More often than not when a management law firm informs its clients of recent case developments, the news is not good. This is an exception.
The U.S. Court of Appeals for the 9th Circuit recently decided a case which offers significant assistance to employers’ efforts to protect their valuable trade secrets and confidential and proprietary company information from theft or misuse by employees, so long as employers do it correctly. U.S. v. Nosal.
David Nosal was a former employee of Korn/Ferry, an executive search firm. Nosal resigned his employment and convinced certain employees who were still employed by Korn/Ferry to provide him with information from the company’s confidential Searcher database – considered by Korn/Ferry to be one of the most comprehensive databases of executive candidates in the world. Nosal was not authorized to access the Korn/Ferry database, and he did not do so. The currently employed individuals engaged by Nosal were authorized to access the Searcher database as part of their jobs, and they passed Searcher database information to Nosal.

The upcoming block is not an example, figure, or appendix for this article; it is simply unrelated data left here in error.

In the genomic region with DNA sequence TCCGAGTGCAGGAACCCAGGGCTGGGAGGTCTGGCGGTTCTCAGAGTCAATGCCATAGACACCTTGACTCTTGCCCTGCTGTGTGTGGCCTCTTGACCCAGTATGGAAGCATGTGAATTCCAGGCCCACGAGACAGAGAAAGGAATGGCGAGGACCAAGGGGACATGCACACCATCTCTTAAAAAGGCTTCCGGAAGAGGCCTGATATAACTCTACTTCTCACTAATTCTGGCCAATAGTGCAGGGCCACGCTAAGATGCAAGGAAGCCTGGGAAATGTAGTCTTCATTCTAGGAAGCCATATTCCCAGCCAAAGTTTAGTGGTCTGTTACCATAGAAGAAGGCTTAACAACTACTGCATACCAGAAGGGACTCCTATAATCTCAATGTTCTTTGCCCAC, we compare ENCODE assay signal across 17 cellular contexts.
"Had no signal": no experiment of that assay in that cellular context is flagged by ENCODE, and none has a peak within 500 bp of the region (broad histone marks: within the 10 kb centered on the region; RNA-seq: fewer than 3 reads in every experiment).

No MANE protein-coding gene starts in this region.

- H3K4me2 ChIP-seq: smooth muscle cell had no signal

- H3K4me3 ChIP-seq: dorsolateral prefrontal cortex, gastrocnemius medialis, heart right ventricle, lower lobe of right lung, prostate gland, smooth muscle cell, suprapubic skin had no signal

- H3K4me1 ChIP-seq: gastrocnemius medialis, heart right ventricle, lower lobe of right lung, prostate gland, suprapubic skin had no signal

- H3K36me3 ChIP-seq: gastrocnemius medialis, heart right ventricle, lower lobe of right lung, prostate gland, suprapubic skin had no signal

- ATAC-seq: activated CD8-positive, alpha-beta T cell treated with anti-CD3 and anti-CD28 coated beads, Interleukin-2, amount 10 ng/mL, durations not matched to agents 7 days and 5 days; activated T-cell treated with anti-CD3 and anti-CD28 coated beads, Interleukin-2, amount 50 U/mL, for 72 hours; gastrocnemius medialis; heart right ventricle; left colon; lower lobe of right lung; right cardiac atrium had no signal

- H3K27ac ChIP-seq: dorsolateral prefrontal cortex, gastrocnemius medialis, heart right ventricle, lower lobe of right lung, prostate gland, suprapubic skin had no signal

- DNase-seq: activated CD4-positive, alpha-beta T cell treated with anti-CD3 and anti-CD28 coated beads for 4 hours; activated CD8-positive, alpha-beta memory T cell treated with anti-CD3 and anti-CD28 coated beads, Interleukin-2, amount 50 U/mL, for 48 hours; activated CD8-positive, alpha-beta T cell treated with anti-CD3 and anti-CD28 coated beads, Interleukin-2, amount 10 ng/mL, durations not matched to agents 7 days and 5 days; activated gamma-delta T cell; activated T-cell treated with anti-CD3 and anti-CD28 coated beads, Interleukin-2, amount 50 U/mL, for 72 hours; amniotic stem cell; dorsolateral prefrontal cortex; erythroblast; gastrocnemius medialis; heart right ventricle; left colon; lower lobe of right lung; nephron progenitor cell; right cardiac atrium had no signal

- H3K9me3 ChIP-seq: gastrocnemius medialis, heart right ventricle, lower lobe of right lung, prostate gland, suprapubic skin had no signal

An indictment followed, with the government claiming Nosal and his co-conspirators were criminally liable for violation of the Computer Fraud and Abuse Act (CFAA) which subjects to punishment under criminal statutes anyone who “knowingly and with intent to defraud, accesses a protected computer without authorization, or exceeds authorized access, and by means of such conduct furthers the intended fraud and obtains anything of value.” Note that CFAA also authorizes civil penalties for violations of its provisions.
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